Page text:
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Overdose Prevention Initiative
Pills, a syringe, and a spoon with liquid drugs on a black background, text across image reads: Fentanyl

What is fentanyl?

Fentanyl is a synthetic opioid that is up to 50 times stronger than heroin and 100 times stronger than morphine. It is a major contributor to fatal and nonfatal overdoses in California and the United States.

There are two types of fentanyl: pharmaceutical fentanyl and illicitly manufactured fentanyl (illicit fentanyl). Both are synthetic opioids. Pharmaceutical fentanyl is prescribed by doctors to treat severe pain, such as while in the hospital for and after surgery or for advanced-stage cancer. Illicit fentanyl is distributed through illegal drug markets for its heroin-like effect.

Learn more facts about fentanyl and download the Centers for Disease Control and Prevention's (CDC) The Facts about Fentanyl (PDF) fact sheet.

Why is fentanyl dangerous?​

Fentanyl is extremely potent. It is up to 50 times stronger than heroin and 100 times stronger than morphine. Illicit fentanyl can be added to other drugs to make them cheaper, more powerful, and more addictive. Illicit fentanyl has been found in many drugs, including heroin, methamphetamine, counterfeit pills, and cocaine. Fentanyl mixed with any drug increases the likelihood of a fatal overdose.

Fentanyl-laced drugs are extremely dangerous. It is nearly impossible to tell if drugs have been laced with fentanyl without the use of fentanyl test strips because fentanyl cannot be seen, smelled, or tasted. Test strips are inexpensive, typically give results within 5 minutes, and can be the difference between life or death. Even if the test is negative, caution should be taken as test strips might not detect other fentanyl-like drugs, like carfentanil. Download CDPH's Fentanyl Testing to Prevent Overdose (PDF) fact sheet.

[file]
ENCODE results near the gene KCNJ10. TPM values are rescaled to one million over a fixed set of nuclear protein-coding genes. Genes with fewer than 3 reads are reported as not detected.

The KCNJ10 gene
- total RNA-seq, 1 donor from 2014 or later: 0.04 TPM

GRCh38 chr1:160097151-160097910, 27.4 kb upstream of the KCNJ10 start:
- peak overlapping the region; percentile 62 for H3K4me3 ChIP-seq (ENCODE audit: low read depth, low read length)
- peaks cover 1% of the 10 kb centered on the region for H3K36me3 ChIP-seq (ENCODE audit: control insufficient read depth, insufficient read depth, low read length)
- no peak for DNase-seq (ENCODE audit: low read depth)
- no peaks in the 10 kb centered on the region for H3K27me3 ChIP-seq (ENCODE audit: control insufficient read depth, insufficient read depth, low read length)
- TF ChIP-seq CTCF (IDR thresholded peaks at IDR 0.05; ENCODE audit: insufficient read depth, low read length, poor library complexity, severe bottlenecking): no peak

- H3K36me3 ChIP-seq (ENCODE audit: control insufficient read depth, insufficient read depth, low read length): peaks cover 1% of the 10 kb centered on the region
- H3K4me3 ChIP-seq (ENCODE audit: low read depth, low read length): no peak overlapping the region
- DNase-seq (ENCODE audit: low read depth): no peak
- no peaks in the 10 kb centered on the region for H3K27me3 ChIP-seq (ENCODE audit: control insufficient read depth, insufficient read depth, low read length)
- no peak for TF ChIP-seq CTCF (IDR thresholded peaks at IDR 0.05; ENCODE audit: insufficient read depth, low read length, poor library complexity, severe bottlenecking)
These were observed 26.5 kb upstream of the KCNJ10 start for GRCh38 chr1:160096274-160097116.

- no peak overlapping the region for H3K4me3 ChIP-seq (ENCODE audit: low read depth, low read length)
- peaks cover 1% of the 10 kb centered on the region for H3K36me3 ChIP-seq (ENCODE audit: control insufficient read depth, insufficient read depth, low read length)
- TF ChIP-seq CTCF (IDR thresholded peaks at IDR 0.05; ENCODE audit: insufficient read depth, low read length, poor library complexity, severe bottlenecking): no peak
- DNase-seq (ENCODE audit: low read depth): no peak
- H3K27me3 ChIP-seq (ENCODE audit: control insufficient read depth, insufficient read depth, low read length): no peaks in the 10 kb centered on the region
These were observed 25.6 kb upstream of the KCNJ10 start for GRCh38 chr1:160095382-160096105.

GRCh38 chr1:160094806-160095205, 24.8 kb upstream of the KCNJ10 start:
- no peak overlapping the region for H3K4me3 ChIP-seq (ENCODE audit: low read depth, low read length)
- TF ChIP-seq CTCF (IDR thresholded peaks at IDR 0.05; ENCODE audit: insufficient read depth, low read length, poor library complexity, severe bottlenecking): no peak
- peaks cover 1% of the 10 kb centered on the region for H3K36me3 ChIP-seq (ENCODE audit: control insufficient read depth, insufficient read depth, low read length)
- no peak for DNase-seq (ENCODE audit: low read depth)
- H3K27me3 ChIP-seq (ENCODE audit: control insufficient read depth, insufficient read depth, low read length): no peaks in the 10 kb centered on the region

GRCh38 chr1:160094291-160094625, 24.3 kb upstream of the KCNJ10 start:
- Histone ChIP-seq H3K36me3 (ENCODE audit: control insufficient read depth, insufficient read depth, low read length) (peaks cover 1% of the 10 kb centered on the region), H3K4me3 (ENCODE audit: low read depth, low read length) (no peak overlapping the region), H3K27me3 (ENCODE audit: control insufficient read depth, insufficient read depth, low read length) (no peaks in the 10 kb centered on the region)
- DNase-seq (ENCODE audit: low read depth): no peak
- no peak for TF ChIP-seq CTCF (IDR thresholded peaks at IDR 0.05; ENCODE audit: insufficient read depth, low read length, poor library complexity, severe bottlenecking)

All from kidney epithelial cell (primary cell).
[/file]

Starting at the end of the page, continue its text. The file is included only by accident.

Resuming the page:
Naloxone is an opioid antagonist that rapidly reverses the effects of an opioid overdose. With a fentanyl overdose, two or more doses of naloxone may need to be administered.

A fatal amount of fentanyl next to a penny
A fatal amount of fentanyl next to a penny.

Illicit fentanyl is sold alone or in combination with other drugs. It has been identified in counterfeit pills, mimicking pharmaceutical drugs such as oxycodone. According to the United States Drug Enforcement Administration (DEA), counterfeit pills are more lethal than ever before. The DEA found that 2 out of every 5 counterfeit pills with fentanyl contains a potentially lethal dose of fentanyl. The only safe medications are ones prescribed by a trusted medical professional and dispensed by a licensed pharmacist.

Fentanyl can be found in different forms, including pills, powder, and liquid.

Fentanyl in three different forms, including pills, powder, and liquid

Fentanyl in California

Fentanyl-related overdose deaths in California have been increasing at an unpredictable pace (PDF).

What is California doing?​

The CDPH Substance and Addiction Prevention Branch (SAPB) works with many partners throughout the state to monitor and address current trends at the statewide and local level. CDPH works closely with local health departments, opioid safety coalitions, and other local level partners to support local prevention and intervention efforts. Working closely with local health departments, opioid safety coalitions, and other local level partners allows CDPH to support local prevention and intervention efforts that address the specific and unique trends and needs of California's communities.

CDPH SAPB monitors fatal and non-fatal drug-related overdose trends over time in California by sex, age, race/ethnicity, and drug type. These trends are also available by county and zip code on the California Overdose Surveillance Dashboard.

The CDPH Office of AIDS (OA) funds harm reduction programs throughout the state that offer syringe services, naloxone, fentanyl test strips and other supplies and services to support the health of people who use drugs. The OA Harm Reduction Unit also provides technical assistance to local health jurisdictions and other local partners to add harm reduction services into health departments, clinics, hospitals and community-based organizations.

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Sources

​For questions, please contact us at opi@cdph.ca.gov.

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